• Date: Jun 2014

The world has watched the unfolding of the recent elections in India with anticipation. The coverage of the world’s largest voting base heading to the polls over the course of recent weeks has been exciting both inside and outside of the country. The right to vote is of course the fundamental building block of a political democracy, but as this momentous event has now come and gone for another five years, it is timely to consider other avenues through which citizens can individually and collectively “vote” for the world they want to live in on a more regular basis.

Purchasing decisions are one such avenue. Each time we buy goods and services we send a signal to local and global marketplaces about our priorities and the standards we accept to live by – or indeed that we accept that others live by. Of course, purchasing decisions can also reflect constrained circumstances (like poverty) or constrained options (like trade restrictions). The fact is, however, that as the middle class grows in many emerging economies around the world,like in India, and consumer choices expand exponentially,the power of individuals to influence global supply chains is significant.

Beyond the individual consumer, however, are larger purchasing groups such as governments themselves. Governmentsbuy a huge range of goods, services and infrastructure – everything from ink cartridges, to cafeteria food, to multi-lane highways and power plants! Moreover they have an electoral mandate to do so, and are buying and buying and buying all the time as a part of their ongoing operations and provisioning of public goods and services. So if individual consumer choices hold potential to make an impact in global supply chains – say by buying fair trade products, or local produce, or reused clothing – then imagine the potential impact of governments purchasing more sustainably!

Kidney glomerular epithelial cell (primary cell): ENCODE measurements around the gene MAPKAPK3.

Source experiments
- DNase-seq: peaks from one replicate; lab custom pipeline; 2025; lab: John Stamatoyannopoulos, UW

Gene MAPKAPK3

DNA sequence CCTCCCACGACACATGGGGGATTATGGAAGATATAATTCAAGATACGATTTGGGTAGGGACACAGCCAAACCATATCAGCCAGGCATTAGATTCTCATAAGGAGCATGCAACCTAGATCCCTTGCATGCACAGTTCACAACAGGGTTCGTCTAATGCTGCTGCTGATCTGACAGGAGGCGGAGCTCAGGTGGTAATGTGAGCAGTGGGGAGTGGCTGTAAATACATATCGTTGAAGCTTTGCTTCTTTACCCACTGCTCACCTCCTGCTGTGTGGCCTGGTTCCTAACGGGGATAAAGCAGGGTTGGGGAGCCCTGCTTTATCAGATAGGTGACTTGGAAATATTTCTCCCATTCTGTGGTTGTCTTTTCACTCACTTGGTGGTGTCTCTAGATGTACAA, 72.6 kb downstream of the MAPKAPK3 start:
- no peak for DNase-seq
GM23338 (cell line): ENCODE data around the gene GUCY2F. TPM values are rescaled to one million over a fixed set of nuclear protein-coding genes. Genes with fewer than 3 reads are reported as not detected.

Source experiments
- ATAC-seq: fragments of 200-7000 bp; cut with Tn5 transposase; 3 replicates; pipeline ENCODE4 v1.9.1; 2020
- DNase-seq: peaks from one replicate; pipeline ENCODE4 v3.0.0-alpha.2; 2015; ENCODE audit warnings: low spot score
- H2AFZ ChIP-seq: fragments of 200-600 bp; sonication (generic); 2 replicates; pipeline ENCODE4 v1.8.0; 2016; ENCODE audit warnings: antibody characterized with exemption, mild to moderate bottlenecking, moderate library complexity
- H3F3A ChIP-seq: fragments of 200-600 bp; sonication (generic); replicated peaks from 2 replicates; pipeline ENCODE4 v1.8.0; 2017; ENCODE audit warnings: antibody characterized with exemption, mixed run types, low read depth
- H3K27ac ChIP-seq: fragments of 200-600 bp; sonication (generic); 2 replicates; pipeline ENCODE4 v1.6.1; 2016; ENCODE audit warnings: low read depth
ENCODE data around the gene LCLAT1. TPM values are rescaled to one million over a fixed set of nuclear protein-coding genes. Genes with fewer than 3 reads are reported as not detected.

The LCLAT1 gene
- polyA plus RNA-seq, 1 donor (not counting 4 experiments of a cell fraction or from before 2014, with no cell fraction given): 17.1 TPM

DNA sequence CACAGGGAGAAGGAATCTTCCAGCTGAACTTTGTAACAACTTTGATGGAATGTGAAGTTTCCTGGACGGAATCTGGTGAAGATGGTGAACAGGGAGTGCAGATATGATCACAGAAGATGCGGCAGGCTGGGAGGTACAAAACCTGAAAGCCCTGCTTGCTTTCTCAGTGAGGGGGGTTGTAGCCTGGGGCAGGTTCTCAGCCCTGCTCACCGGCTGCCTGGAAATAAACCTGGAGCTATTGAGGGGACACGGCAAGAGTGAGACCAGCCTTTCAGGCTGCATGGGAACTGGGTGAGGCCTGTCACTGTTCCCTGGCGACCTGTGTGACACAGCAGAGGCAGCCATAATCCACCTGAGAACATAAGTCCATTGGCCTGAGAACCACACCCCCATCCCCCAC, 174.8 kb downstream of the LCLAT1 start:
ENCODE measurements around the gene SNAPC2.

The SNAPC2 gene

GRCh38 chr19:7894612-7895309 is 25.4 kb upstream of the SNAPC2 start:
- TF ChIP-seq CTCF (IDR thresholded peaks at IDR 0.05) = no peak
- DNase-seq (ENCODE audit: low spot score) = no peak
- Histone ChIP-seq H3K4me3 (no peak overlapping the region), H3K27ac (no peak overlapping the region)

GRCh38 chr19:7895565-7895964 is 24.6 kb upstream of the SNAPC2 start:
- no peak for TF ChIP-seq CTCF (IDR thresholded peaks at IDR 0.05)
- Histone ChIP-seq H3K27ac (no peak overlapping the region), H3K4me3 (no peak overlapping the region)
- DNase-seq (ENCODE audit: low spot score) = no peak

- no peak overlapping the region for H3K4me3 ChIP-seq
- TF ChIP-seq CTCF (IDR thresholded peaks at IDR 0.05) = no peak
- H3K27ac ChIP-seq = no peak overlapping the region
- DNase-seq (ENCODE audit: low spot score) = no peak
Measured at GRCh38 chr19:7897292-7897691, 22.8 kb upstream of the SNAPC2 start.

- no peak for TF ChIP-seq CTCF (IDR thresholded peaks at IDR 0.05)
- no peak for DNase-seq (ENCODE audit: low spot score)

In comes the case for sustainable public procurement – or “SPP” if you can retain yet another acronym. SPP is about the laws, policies and practices that integrate economic, social, and environmental risks into public procurement (i.e. government purchasing) processes and decisions. It is about governments using theirlarge spend power to send a signal to markets that they are interested in buying more sustainable products, services, and infrastructure. And the beauty is that this ‘signal’providesan incentive to suppliers in the private sector to invest in, produce and delivernew and innovative ways of doing things. This can result in greater resource and material efficiency, or stronger provisions for human rights protection, or the implementation of other environmental and social safeguards.

That’s the other thing about SPP – it can be tailored to reflect a government’s development priorities. In South Africa, for instance, public procurement is used as a tool for affirmative action by strictly requiring that suppliers to the government conform to Black Economic Empowerment goals. In Brazil, public procurement has been targeted to support domestic suppliers through‘local content’provisions. Many countries have set-asides or quotas to ensure the ability of small businesses to access, respond to and be awarded public tenders. SPP can also be used to increase green jobs, develop skills, and improve green industrial competitiveness across a number of sectors.